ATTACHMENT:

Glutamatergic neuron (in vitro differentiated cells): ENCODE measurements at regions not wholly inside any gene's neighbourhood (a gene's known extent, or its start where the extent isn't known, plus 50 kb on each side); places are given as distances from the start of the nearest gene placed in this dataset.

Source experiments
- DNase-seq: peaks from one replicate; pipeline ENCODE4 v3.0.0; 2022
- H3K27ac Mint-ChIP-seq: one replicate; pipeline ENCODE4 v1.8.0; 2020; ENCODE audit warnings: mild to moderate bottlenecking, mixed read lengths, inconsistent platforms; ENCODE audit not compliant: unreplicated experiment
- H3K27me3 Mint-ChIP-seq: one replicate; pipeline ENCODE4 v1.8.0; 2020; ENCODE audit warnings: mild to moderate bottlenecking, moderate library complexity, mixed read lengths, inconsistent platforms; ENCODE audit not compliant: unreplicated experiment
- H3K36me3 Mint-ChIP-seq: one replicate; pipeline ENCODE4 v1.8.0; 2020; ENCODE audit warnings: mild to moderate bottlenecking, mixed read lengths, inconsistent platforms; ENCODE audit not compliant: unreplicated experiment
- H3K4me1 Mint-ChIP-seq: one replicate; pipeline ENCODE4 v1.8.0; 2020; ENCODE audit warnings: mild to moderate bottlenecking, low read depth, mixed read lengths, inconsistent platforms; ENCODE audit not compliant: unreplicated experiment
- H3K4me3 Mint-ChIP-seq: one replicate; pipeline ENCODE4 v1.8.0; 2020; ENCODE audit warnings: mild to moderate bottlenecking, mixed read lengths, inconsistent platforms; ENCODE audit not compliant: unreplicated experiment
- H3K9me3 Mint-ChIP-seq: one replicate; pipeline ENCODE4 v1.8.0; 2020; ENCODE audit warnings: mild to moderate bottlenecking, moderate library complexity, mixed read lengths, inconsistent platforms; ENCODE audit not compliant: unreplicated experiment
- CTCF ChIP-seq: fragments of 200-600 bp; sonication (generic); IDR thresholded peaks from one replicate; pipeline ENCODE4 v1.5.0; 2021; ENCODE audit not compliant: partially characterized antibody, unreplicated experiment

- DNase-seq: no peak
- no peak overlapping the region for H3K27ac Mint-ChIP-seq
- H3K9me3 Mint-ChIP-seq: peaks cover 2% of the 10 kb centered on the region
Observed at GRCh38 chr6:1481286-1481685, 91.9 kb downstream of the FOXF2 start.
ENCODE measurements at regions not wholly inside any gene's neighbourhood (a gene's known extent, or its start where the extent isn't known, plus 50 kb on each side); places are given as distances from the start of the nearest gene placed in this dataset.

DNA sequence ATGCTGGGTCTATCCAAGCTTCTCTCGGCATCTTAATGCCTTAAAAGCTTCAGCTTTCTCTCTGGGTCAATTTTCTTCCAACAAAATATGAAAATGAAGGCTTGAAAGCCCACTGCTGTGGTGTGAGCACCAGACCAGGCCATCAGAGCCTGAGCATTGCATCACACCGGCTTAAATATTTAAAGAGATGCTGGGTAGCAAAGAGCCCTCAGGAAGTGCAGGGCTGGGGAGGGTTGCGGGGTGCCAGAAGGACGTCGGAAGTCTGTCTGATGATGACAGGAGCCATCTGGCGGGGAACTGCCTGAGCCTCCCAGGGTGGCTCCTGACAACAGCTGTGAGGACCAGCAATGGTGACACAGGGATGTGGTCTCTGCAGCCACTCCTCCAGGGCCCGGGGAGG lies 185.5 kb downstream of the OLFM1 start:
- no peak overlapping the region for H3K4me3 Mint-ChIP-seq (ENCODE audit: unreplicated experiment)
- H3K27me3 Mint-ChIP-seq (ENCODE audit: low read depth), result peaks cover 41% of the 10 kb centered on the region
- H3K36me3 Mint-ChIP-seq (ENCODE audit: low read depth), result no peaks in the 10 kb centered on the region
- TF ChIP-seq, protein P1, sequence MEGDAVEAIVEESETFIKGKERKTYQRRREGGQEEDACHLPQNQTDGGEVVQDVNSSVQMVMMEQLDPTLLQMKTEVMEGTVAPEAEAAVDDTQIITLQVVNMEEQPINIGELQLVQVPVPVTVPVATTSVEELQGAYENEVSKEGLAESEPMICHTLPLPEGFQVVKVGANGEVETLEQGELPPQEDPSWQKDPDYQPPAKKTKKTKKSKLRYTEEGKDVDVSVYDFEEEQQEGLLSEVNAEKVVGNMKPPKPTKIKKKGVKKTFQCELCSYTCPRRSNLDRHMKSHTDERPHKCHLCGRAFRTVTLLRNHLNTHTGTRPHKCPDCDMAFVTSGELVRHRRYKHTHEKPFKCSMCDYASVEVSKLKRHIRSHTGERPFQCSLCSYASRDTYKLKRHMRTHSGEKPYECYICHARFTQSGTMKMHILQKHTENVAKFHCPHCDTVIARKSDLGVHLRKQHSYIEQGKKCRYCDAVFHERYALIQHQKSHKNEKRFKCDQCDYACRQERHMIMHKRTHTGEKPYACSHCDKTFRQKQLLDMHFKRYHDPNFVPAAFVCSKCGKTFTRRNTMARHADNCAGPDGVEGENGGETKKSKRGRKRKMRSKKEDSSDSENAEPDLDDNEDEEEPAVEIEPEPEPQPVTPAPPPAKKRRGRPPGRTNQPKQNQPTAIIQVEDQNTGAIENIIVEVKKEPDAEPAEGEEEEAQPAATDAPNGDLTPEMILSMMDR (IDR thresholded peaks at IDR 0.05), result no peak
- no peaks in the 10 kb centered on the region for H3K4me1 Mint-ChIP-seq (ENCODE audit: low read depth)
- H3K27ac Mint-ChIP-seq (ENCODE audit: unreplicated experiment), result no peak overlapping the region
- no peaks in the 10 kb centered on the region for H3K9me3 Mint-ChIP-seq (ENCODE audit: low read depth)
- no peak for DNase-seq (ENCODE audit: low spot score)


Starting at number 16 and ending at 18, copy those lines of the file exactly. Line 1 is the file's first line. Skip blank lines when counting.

DNA sequence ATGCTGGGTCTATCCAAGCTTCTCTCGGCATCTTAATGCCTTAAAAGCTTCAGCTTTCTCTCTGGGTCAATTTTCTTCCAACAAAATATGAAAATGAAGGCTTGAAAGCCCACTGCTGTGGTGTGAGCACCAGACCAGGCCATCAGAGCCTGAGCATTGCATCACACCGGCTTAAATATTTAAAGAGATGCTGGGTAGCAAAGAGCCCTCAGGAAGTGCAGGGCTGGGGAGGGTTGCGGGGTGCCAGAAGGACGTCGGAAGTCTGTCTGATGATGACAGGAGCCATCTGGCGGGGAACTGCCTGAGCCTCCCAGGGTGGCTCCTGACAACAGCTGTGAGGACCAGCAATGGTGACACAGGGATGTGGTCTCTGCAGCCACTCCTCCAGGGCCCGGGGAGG lies 185.5 kb downstream of the OLFM1 start:
- no peak overlapping the region for H3K4me3 Mint-ChIP-seq (ENCODE audit: unreplicated experiment)
- H3K27me3 Mint-ChIP-seq (ENCODE audit: low read depth), result peaks cover 41% of the 10 kb centered on the region